A proper Cockney knees up

"Me and My Girl" performed at the old Eyemouth High School. Opening scene.
"Me and My Girl" performed at the old Eyemouth High School. Opening scene.

MUSICAL

Me and My Girl

Eyemouth High School

I was one of many people who walked up the ‘apples and pears’ to the entrance of the old Eyemouth High School last Thursday for the opening night of Eyemouth Variety Group’s latest production.

Now doing some pre-show research I quickly discovered that the show which first opened in London in 1937 wasn’t one I was familiar with. The plot didn’t ring any bells and ‘The Lambeth Walk’ and ‘The Sun Has Got His Hat On’ aside, neither did any songs.

Throw into the mix the fact that I’d never seen an Eyemouth Variety Group show before, all of which meant I could watch the cast tread the boards without any preconceptions.

As the curtain went up the audience would be forgiven for thinking they’d stumbled onto the cast of a BBC period drama; the costume department certainly excelled themselves. It wasn’t just the high-class wardrobe that gave an air of sophistication to proceedings. The residents of Hareford Hall, all gathered to hear some life-changing news, were certainly born with a silver spoon in their mouths.

Now trading in their natural Eyemooth twang for RP English must have been a testing challenge but all of the cast from principals to chorus passed with flying colours. Their accents could cut glass and certainly wouldn’t sound out of place on the Six O’Clock News; I’m sure the Queen herself would be nodding in approval if she saw the show.

David Ireland and Christine Henderson took to the roles of Lord and Lady Battersby with ease as did the thoroughly entertaining Elizabeth Kay as Lady Tring and Craig Rosie as Charles the butler.

The unmistakeable lady of the manor was the Duchess, played by Maureen Gillie. This was a role that not only required a stiff upper lip but also fantastic stage presence and Maureen certainly showed she had both. If I was to single out one person for being ‘the best toff’ it would definitely be her. She had a lot of interesting dialogue and a solo spot in ‘Song of Hareford’ but her accent never slipped.

The Duchess was tasked with trying to restore some calm to Hareford after the shock announcement there was a new heir to the Hareford fortune - Bill Snibson, a man who was definitely more pie and mash than champagne and caviar.

From the second he made his entrance in a particularly snazzy suit, Steve Sadler made the character of Bill his own. While his shocked relatives would easily fit in on an episode of ‘Upstairs Downstairs’, Bill was cut more from ‘Only Fools and Horses’ cloth. With some top notch rhyming slang that shocked his Carrie Grant (Aunt), Bill certainly made an unforgettable first impression, as did Steve.

One eye that was certainly drawn to the interesting newcomer was that of the Duchess’ daughter Jacquie, played by co-producer Andrea Thacker. Resembling Catherine Zeta Jones in ‘Chicago’ with a flapper-style haircut and dress to match, like her fellow thespians Andrea commanded the audience’s attention from the off and her diva-like intentions were laid bare, almost quite literally in the suggestive ‘You Would If You Could’; a terrific duet with Steve and a definite stand-out moment.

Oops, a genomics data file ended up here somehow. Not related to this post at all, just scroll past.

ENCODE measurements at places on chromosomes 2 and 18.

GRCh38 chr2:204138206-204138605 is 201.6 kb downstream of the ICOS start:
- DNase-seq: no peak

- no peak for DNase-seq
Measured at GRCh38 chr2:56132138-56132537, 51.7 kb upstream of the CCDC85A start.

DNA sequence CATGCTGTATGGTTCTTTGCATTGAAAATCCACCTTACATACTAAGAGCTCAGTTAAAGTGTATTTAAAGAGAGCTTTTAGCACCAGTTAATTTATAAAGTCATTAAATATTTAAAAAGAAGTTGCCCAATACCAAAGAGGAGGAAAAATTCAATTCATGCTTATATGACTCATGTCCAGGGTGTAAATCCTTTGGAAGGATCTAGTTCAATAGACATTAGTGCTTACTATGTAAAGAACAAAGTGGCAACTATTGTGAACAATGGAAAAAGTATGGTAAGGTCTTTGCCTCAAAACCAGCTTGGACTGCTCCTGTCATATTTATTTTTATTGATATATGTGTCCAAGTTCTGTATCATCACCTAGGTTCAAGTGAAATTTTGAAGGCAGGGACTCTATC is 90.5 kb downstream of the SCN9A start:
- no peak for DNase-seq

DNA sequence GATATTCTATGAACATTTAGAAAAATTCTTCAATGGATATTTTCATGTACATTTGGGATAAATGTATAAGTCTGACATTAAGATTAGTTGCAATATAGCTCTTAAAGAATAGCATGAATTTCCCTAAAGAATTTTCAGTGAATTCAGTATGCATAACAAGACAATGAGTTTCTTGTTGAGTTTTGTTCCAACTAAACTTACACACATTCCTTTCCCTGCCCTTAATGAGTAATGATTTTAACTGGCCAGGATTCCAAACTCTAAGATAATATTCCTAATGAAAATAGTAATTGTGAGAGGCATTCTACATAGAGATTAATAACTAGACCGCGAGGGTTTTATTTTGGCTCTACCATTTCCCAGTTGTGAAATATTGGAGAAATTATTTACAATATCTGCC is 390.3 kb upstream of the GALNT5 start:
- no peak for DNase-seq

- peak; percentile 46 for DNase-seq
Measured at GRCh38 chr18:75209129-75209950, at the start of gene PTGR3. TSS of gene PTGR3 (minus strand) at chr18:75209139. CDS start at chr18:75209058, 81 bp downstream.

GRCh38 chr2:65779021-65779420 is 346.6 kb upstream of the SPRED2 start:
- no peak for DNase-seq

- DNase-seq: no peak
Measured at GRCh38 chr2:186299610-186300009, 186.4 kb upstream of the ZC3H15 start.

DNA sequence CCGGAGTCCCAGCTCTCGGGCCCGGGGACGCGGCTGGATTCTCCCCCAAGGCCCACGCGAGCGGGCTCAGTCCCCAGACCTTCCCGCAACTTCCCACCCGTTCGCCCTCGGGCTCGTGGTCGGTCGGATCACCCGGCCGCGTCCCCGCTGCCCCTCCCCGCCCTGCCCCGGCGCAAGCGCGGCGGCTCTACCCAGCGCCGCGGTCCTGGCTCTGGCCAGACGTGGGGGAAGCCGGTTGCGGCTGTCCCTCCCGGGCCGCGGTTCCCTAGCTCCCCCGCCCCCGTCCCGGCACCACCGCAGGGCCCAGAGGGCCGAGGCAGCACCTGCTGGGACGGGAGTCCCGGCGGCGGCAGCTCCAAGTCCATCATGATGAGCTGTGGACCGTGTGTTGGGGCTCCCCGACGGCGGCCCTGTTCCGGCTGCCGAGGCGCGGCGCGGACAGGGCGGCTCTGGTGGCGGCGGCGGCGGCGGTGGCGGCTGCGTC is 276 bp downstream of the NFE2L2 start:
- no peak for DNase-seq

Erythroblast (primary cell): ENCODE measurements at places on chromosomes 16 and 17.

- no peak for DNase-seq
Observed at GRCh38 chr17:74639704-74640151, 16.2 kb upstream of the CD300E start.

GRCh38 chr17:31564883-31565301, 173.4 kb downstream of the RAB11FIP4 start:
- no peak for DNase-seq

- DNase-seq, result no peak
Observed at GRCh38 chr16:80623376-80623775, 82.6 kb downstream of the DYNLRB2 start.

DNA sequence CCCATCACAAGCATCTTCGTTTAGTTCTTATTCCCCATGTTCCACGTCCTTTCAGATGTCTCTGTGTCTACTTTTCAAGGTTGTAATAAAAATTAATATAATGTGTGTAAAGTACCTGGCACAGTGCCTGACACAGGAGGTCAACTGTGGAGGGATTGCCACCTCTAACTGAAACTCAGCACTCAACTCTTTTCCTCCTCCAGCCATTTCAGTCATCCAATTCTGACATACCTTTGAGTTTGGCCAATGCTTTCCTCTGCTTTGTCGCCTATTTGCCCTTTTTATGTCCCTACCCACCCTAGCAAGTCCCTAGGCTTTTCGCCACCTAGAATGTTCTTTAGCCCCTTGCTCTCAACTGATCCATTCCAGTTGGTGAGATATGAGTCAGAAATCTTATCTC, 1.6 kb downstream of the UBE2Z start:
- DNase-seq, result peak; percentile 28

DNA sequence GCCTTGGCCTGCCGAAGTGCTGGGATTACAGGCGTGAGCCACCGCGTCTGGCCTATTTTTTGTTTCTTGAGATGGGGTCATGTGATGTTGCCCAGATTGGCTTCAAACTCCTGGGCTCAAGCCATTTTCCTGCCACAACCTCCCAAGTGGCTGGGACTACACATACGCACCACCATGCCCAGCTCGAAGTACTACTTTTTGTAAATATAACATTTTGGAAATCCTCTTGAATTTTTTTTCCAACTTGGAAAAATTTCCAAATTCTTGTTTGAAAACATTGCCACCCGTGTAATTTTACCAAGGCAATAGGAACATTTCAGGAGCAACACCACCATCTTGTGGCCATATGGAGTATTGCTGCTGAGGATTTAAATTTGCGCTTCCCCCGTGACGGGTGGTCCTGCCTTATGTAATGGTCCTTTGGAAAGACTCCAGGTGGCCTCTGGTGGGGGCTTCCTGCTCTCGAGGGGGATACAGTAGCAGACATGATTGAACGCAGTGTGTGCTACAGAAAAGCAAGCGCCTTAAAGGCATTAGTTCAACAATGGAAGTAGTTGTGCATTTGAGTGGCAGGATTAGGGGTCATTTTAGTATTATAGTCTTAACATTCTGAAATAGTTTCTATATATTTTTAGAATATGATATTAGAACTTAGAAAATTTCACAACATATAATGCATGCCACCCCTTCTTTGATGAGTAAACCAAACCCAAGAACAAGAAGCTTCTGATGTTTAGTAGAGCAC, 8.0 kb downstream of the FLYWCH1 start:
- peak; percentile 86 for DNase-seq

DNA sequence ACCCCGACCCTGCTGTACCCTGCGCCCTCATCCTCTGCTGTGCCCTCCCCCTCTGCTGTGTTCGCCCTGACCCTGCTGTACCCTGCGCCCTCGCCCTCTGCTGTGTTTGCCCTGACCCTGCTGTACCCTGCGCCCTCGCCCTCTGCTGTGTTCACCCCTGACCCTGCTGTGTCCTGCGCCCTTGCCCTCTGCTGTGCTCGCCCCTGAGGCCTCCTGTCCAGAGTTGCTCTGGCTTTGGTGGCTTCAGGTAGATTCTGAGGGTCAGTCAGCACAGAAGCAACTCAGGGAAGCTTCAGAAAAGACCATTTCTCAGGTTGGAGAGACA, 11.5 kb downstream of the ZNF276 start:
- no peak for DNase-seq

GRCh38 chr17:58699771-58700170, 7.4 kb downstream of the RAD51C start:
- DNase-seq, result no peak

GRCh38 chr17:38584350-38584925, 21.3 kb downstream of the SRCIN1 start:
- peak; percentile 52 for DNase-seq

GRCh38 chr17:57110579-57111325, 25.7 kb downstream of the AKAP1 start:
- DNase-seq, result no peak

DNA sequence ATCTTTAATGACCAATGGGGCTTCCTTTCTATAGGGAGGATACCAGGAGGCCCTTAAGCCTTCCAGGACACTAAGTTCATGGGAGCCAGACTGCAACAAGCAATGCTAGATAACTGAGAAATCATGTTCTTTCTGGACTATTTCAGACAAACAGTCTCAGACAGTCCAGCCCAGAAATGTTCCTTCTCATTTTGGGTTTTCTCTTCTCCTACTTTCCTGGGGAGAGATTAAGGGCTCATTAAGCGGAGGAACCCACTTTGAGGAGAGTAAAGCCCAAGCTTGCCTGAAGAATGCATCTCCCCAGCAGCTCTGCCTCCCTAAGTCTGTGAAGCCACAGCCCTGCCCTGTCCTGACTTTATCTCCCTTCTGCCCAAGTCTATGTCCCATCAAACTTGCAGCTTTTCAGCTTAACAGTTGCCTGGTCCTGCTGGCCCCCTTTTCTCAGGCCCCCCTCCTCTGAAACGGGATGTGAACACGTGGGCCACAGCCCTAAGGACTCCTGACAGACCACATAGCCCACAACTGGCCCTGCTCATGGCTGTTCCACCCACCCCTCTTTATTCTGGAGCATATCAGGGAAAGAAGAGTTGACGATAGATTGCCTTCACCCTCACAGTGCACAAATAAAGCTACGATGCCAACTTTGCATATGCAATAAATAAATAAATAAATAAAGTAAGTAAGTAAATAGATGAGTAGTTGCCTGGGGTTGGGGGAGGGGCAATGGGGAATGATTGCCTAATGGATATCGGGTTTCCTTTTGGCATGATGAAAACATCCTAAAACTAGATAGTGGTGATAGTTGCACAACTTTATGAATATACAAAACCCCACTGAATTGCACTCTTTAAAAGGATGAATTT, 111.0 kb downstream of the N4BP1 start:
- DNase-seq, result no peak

However, there were two people on the sidelines, Jacquie’s long-suffering love interest Gerald (Campbell McNeil) and Bill’s London lover Sally (Lyn Manderson). As Gerald, Campbell took geek chic to a new level and Lyn would definitely be leading lady material should ‘Eastenders’ ever do a 1930s spin-off.

They got their chance to shine not only alongside their on-stage beaus in ‘Thinking of No-One But Me’ and title-song ‘Me and My Girl’ respectively but also in solo spots ‘The Sun Has Got His Hat On’ and ‘Once You Lose Your Heart’. The former, which opened the second act, saw grins spread across the faces of everyone in the hall, from the cast to the captive audience, while the latter was definitely a tear jerker as Sally realised that she didn’t fit in with Bill’s new life as Lord Hareford.

If it hadn’t been for one particular song, ‘The Sun Has Got His Hat On’ would have been the clear audience favourite. But the song that snatched that title was ‘The Lambeth Walk’. Without wanting to sound too cliche it was a right old Cockney knees up, led with gusto by Steve and Lyn. From pearly queens to Sally’s china plates (mates), it was like Eyemouth had become sarf’ London and when the cast made their way in front of the stage, there were a few of the audience who looked like they had to hold themselves back from joining the Lambeth Walk themselves!

Two people who obviously found the thigh slapping and rhyming slang contagious were the Hareford’s solicitor, Parchester, and Sir John. Tuning into the mind of the legal eagle was the job of George Kay, who excelled in Parchester’s calling card ‘The Family Solicitor’ while Sir John’s alias, Bob Lockwood, got into spirit of things in ‘Love Makes The World Go Round’ alongside Steve. Bill was like the male version of Eliza Dolittle, with help from Sir John, Sally followed suit and learnt to ‘talk proper’.

This finally earned her the seal of approval from the hard-to-please Harefords and gave the cast the happy ending that was required for a reprise of ‘The Lambeth Walk’. ‘Me and My Girl’ had all the ingredients of a great musical: toe-tapping tunes, an engaging plot and likeable characters and Eyemouth Variety Group ensured they were cooked to perfection. Flawless vocals, brilliant acting and eye-catching costumes and scenery made the show the theatrical equivalent of fine dining and the women at the helm, Pauline Greive and Andrea Thacker, should be proud of what they and their talented cast and crew rustled up.

SIMON DUKE